Araweelo News Network

Turkish President Recep Tayyip Erdogan (L) visits Riyadh in March 2015.

Riyadh(ANN)-Saudi Crown Prince Mohammed bin Salman claims Turkey and Iran, along with extremist groups, have formed a “triangle of evil” in the region amid Riyadh’s anger over Tehran-Ankara cooperation in Syria and the Turkish support for Qatar in the standoff with a Riyadh-led quartet of states.

“The contemporary triangle of evil comprises Iran, Turkey and extremist religious groups,” Egypt’s Al-Shorouk newspaper quoted bin Salman as saying on Wednesday in an interview with newspaper editors in Cairo.

Bin Salman’s belligerent comments against Iran were not the first of their kind, but those against Turkey mark a sudden escalation.

The heir to the Saudi throne further accused Turkey of seeking to revive the Ottoman Empire.

The Saudi embassy in Ankara, however, denied the comments, saying bin Salman was referring to the “so-called Muslim Brotherhood and radical groups” and not Turkey.

Turkey has been providing support to Qatar since the early days of a Saudi-led blockade against the emirate.


Saudi Arabia is raging around in the Mideast like a bull in a China shop, alienating fellow Muslim countries one after another. Under its de facto leader, Crown Prince Mohammed bin Salman, the kingdom has now irked Sunni powerhouse Turkey.

In June 2017, Saudi Arabia, the United Arab Emirates, Bahrain, and Egypt severed diplomatic relations with Qatar, in a scheme generally believed to have been orchestrated by Riyadh. The four countries accused Qatar of sponsoring “terrorism” and destabilizing the region, an allegation strongly denied by Doha.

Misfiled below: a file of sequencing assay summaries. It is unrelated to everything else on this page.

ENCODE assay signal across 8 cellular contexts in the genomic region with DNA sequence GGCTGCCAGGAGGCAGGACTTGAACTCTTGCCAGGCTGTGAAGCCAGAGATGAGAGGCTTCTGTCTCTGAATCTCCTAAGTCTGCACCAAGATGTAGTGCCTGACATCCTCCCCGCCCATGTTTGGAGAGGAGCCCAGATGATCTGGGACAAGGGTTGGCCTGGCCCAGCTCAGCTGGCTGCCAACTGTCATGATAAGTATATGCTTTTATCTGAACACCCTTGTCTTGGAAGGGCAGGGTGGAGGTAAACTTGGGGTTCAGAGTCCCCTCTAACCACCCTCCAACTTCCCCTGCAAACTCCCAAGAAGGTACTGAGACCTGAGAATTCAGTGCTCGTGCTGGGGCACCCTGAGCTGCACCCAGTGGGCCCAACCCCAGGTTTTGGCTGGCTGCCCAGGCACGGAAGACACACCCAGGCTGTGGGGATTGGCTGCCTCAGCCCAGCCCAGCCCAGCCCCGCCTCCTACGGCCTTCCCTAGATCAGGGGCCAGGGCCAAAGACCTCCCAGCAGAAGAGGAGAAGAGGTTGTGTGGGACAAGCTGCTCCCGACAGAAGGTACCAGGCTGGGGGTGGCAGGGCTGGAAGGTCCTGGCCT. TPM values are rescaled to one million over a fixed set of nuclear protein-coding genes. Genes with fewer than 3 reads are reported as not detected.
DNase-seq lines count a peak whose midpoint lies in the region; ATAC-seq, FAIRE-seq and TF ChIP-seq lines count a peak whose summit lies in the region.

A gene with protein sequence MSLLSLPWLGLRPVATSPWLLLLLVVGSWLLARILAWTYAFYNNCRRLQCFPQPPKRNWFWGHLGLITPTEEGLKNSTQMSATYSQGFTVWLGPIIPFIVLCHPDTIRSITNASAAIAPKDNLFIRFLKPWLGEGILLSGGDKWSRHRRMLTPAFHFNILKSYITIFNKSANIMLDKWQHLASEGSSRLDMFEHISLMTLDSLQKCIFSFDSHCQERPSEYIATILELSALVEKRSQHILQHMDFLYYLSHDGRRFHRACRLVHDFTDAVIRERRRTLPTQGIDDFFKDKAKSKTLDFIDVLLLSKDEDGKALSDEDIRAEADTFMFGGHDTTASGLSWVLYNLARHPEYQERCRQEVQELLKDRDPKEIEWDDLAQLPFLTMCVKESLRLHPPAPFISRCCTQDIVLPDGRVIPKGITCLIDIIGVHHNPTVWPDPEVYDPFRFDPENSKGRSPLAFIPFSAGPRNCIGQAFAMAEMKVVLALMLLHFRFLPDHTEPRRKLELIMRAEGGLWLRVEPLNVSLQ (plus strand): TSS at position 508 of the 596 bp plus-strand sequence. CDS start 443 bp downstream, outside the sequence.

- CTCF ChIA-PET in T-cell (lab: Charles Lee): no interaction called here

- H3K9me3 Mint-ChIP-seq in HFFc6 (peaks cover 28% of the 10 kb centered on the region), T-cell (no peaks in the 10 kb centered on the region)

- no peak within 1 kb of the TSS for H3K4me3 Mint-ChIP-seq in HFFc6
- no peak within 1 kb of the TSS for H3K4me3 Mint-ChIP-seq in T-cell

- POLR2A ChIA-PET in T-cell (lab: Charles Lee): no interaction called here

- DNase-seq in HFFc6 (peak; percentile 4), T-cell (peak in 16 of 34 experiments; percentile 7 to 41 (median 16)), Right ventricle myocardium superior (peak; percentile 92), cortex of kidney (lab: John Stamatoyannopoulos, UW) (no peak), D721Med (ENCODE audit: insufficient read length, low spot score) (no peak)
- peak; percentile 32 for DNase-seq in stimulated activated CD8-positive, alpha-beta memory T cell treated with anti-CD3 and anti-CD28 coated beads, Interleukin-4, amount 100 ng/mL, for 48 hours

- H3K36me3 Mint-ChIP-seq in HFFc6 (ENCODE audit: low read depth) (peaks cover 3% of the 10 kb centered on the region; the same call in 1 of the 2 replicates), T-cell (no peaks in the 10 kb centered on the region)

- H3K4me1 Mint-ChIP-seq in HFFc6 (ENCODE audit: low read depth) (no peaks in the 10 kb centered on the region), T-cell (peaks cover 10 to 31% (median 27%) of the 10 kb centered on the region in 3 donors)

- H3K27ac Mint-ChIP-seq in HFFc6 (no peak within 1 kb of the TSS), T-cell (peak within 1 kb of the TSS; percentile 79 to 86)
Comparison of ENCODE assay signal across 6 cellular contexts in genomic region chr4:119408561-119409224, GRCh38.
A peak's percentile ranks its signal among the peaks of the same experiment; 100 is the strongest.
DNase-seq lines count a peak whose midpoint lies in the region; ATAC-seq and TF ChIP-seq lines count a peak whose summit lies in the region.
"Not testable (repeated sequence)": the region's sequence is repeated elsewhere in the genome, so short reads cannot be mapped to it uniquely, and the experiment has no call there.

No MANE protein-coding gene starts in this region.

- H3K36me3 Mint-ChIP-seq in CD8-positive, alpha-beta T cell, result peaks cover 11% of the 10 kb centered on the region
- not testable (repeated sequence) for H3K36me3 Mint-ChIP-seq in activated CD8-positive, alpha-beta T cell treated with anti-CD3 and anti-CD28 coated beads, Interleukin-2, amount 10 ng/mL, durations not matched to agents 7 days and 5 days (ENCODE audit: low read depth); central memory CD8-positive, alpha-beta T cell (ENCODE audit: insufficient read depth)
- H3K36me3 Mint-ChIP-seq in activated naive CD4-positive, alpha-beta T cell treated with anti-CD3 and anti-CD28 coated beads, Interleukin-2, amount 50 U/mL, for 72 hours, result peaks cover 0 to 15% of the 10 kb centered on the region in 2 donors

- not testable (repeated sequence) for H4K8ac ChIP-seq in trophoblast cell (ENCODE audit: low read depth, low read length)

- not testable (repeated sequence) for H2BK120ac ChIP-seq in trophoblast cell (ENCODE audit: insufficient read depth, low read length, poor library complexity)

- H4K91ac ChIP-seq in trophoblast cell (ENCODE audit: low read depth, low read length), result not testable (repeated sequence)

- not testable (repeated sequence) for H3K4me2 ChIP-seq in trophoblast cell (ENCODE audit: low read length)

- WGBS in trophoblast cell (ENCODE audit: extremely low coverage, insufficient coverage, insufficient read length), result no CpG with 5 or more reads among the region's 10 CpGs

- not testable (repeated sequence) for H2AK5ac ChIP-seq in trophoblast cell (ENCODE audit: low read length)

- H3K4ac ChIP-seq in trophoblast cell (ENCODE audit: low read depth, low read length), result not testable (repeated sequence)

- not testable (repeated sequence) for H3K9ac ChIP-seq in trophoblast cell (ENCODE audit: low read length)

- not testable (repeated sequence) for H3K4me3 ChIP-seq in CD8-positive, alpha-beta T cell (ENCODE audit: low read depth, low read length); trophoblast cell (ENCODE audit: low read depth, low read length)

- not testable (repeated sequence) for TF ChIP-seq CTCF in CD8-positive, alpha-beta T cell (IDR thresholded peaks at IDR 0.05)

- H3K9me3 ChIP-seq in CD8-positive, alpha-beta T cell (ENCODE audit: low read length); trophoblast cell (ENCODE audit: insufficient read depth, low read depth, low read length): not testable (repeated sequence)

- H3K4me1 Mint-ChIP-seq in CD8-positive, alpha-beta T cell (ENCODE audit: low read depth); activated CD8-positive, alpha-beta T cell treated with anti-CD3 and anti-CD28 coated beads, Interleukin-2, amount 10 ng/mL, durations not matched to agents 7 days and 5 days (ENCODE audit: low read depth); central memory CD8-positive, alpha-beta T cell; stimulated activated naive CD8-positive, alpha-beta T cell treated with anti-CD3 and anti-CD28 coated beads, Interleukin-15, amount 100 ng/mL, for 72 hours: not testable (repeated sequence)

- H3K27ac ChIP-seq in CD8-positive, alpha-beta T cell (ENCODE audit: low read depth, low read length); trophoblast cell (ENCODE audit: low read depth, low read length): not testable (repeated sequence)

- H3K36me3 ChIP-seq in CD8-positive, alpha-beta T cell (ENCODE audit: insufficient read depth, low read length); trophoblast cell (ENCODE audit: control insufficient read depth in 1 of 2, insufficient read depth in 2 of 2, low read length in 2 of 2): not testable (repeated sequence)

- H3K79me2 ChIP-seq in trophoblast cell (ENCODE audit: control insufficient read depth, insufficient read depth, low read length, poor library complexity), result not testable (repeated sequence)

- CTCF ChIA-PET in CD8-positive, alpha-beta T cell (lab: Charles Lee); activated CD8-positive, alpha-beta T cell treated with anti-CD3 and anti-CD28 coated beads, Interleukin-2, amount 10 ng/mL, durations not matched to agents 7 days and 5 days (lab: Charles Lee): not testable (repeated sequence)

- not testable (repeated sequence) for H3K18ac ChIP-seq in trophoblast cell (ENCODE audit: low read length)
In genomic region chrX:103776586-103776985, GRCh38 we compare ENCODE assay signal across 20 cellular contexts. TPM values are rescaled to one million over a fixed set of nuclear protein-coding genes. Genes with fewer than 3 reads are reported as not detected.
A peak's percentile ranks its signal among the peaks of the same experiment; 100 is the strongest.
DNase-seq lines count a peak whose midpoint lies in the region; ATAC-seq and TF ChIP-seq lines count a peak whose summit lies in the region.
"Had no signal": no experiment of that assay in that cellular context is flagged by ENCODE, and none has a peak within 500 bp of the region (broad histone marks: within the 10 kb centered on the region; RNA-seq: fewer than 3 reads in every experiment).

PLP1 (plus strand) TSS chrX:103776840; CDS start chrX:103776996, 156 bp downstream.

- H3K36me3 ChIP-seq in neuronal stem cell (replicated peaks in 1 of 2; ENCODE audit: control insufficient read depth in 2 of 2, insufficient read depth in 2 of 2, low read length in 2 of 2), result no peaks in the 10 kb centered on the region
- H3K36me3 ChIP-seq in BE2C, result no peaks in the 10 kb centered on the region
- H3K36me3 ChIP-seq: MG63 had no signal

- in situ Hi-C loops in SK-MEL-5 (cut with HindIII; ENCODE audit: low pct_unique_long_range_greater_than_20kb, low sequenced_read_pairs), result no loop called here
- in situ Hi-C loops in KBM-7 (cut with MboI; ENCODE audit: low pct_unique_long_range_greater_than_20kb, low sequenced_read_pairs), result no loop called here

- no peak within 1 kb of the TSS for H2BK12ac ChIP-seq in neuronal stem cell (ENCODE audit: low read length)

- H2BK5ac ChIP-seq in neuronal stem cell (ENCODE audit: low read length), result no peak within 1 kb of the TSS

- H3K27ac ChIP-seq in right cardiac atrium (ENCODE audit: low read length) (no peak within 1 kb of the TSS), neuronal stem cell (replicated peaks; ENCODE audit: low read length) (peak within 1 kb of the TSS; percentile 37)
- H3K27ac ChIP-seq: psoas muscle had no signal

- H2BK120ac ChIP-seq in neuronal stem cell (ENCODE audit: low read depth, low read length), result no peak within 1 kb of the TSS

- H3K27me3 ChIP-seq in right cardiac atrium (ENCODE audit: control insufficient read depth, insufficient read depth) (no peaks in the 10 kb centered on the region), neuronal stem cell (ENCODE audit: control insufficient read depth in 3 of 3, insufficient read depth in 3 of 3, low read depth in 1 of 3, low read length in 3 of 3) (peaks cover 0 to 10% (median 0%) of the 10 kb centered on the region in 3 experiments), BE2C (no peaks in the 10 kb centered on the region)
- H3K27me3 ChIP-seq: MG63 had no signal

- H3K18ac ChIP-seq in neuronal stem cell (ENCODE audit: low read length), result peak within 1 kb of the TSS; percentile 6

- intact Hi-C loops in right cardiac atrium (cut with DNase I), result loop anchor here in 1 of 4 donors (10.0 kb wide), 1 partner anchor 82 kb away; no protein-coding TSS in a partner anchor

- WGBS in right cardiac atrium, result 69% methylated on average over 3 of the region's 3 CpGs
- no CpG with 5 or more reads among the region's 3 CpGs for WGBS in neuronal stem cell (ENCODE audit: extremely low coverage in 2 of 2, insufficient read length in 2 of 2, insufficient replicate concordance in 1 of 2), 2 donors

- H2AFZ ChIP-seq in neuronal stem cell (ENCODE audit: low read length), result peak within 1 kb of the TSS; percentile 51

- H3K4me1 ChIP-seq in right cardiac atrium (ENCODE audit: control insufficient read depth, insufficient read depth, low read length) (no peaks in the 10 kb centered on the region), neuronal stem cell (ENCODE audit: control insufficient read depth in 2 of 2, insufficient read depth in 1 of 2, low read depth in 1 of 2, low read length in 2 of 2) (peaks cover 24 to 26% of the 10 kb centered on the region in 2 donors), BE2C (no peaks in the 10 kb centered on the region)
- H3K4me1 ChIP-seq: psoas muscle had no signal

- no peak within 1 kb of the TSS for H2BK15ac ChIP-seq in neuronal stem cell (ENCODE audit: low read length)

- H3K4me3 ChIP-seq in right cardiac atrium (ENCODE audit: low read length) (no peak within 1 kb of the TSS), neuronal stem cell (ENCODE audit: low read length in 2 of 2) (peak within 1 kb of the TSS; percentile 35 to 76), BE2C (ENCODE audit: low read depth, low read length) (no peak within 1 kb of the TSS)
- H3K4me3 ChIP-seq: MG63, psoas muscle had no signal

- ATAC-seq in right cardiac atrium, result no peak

The Saudi-led quartet presented Qatar with a list of demands and gave it an ultimatum to comply or face consequences. The demands included closing the Al Jazeera broadcaster, removing Turkish troops from Qatar’s soil, scaling back ties with Iran, and ending relations with Egypt’s Muslim Brotherhood movement.

Bin Slaman told the Egyptian media that the dispute with Qatar could be long-lasting. He played down the impact of the economic siege against Qatar, which he described as “smaller than a Cairo street.”


Qatar’s Emir Sheikh Tamim bin Hamad Al Thani (L) and Turkish President Recep Tayyip Erdogan

Apart from Turkey’s support for Qatar, Riyadh has also been irked by Ankara’s offering of shelter to members of the Muslim Brotherhood movement, which has been branded as a terrorist group by both Egypt and Saudi Arabia.

In Syria, Turkey and Iran, along with Russia, have been mediating a peace process between the warring sides, helping reduce the fighting in the Arab country amid efforts to find a peaceful solution to the crisis in the Arab country.

The crown prince has repeatedly accused Iran of inciting violence across the region and pledged to take the war on Iranian soil.

Iran and Saudi Arabia are currently supporting opposing sides in the Syrian conflict.

Riyadh is widely believed to be a key sponsor of the Takfiri terrorists, who are inspired by Wahhabism, an extremist ideology preached by Saudi clerics.

Tehran has been effectively helping the Syrian government in its fight against those terrorists.

Elsewhere in Yemen, Saudi Arabia leads a military coalition which has been waging a deadly war on Yemen since 2015 to reinstall its former Riyadh-friendly government.

Riyadh accuses Tehran of sponsoring Yemen’s Houthi movement, but the Islamic Republic rejects the claim and urges the kingdom to put an end to the deadly war, which has killed over 13,600 Yemenis.